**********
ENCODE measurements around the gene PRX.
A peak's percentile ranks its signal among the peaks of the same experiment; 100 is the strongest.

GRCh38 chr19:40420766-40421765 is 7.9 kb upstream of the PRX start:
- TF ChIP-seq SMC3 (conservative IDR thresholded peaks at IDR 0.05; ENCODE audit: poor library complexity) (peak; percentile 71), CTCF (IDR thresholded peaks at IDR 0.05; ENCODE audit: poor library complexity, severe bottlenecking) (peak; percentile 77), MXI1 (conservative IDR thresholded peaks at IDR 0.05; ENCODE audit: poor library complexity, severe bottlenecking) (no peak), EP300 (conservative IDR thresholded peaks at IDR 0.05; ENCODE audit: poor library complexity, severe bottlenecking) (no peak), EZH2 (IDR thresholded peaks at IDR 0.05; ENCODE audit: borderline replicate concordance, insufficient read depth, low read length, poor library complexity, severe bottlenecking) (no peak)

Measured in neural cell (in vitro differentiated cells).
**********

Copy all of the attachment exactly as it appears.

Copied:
ENCODE measurements around the gene PRX.
A peak's percentile ranks its signal among the peaks of the same experiment; 100 is the strongest.

GRCh38 chr19:40420766-40421765 is 7.9 kb upstream of the PRX start:
- TF ChIP-seq SMC3 (conservative IDR thresholded peaks at IDR 0.05; ENCODE audit: poor library complexity) (peak; percentile 71), CTCF (IDR thresholded peaks at IDR 0.05; ENCODE audit: poor library complexity, severe bottlenecking) (peak; percentile 77), MXI1 (conservative IDR thresholded peaks at IDR 0.05; ENCODE audit: poor library complexity, severe bottlenecking) (no peak), EP300 (conservative IDR thresholded peaks at IDR 0.05; ENCODE audit: poor library complexity, severe bottlenecking) (no peak), EZH2 (IDR thresholded peaks at IDR 0.05; ENCODE audit: borderline replicate concordance, insufficient read depth, low read length, poor library complexity, severe bottlenecking) (no peak)

Measured in neural cell (in vitro differentiated cells).